Feb 11, 2011

Undone (Part 2)

As the car pulled onto I-208, Sebastian sighed.  The traffic was immense, as it was nearing the afternoon rush hour and everyone seemed to have decided to leave work a bit early today.  The car crawled along the rightmost lane in silence.

Sebastian didn't feel like engaging in a conversation and the messenger simply sat there, watching the road.  After what had been nearly a half hour, Sebastian swung the wheel of the car sharply to the right and roared it onto the shoulder.  He hit the siren, floated past a few dozen cars, and took the next exit.

Suddenly, his passenger spoke up.  "Sir, this isn't the exit for the main office."

"I know," growled Sebastian, "but the traffic on the highway is ridiculous and this'll get us there faster."

"Technically," the messenger replied, "this route will almost certainly be a longer distance and take on average five minutes more."  He paused, as if he sensed that what he said next might be a mistake.

Sebastian heard the pause, heard how it sounded as if he hadn't fully completed his thought, and egged him on.  "And...?  What else were you going to say?  Spit it out."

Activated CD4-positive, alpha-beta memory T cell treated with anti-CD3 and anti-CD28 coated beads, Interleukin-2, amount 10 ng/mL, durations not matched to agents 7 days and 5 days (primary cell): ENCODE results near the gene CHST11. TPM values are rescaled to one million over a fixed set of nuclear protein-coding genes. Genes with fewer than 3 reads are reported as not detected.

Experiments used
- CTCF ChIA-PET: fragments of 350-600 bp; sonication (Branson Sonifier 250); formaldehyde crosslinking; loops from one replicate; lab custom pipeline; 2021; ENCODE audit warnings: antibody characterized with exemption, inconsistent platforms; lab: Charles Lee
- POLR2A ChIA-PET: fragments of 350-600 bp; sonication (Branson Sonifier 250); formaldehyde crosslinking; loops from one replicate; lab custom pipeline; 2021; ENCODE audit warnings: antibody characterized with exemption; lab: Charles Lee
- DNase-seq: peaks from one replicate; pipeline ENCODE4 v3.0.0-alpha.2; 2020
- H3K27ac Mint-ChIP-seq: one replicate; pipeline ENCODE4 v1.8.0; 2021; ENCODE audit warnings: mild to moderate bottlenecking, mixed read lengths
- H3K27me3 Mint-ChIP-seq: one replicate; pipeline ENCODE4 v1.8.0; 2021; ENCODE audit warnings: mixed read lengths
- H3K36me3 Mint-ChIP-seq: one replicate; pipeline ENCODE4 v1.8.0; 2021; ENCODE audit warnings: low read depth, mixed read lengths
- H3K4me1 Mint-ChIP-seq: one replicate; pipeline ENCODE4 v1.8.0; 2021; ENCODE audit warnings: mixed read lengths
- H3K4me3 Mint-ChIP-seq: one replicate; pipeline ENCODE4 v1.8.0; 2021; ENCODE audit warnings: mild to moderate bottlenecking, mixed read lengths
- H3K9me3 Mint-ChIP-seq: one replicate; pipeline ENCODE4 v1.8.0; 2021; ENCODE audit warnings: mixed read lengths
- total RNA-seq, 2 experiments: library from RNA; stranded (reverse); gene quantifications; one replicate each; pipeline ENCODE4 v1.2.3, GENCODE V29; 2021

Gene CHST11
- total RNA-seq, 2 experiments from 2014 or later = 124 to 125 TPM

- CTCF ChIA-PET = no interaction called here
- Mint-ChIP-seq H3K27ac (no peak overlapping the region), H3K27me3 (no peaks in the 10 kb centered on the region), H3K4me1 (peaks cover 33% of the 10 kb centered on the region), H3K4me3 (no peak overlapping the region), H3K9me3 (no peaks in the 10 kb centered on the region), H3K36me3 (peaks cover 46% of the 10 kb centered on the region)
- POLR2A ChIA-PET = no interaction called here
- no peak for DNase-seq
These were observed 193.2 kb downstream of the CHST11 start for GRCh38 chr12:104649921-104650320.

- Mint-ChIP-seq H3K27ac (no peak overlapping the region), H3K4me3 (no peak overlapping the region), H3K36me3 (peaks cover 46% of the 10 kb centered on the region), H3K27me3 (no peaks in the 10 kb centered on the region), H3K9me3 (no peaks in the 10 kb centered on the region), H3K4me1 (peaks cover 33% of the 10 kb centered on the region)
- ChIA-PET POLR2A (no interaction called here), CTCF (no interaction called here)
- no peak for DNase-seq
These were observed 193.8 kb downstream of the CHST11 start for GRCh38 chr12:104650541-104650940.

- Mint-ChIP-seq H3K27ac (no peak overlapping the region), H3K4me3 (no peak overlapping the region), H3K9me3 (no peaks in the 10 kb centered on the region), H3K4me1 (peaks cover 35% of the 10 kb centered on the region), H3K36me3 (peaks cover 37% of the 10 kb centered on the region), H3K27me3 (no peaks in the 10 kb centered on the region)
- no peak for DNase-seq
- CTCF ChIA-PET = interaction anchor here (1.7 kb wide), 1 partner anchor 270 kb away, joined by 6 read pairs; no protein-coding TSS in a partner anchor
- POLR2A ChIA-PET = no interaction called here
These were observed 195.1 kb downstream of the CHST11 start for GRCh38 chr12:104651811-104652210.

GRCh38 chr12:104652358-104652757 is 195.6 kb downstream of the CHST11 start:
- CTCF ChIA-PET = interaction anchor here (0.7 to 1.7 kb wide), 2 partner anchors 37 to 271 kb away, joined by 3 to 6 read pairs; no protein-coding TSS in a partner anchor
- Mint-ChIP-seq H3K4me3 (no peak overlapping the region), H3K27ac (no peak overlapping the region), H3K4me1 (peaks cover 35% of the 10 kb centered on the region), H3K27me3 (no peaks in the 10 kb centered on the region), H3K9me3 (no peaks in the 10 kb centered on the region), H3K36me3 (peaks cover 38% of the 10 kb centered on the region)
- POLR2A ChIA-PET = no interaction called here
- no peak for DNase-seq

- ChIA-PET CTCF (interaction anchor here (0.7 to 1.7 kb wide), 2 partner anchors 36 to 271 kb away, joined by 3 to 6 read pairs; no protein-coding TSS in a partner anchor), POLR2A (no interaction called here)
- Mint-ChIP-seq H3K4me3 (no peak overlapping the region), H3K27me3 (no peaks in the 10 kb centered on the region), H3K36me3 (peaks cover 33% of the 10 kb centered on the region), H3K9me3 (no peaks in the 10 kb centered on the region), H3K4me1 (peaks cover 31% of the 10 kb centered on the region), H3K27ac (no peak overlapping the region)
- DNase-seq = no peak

"And your use of the siren to avoid traffic is strictly frowned upon by protocol.  Sirens are to be used in cases -"

"Aw, come on.  You do understand traffic, don't you?  They haven't left that out of your education?  Or do you always arrive late?"

Sebastian waited for a response, then stole a look over as the car squeezed through smaller side roads in residential neighborhoods.  His passenger was thinking, probably trying to form a response that fell within his guidelines of how to deal with bringing Sebastian into the station.

"Yes," he began.  "I understand your decision to leave the highway, based on your possible frustration level with the traffic and the psychological effect it may have had your conception of how prompt we would be.  The siren, though technically not allowed in that situation, did not harm anyone.  Your behavior, though it shows signs of recklessness, does not warrant a citation or report."

"Well, hallelujah!" Sebastian threw his hands into the air in celebration.  This, he thought cynically, was certainly the high point of his career.

"Sir - the wheel."  His passenger said it with only the smallest hint of alarm, as he stared at Sebastian's hands and then down at the untouched wheel.

"Yeah, yeah.  I'm on it."  Sebastian returned his hands to the wheel as they drove the rest of the way to headquarters without incident or speech.

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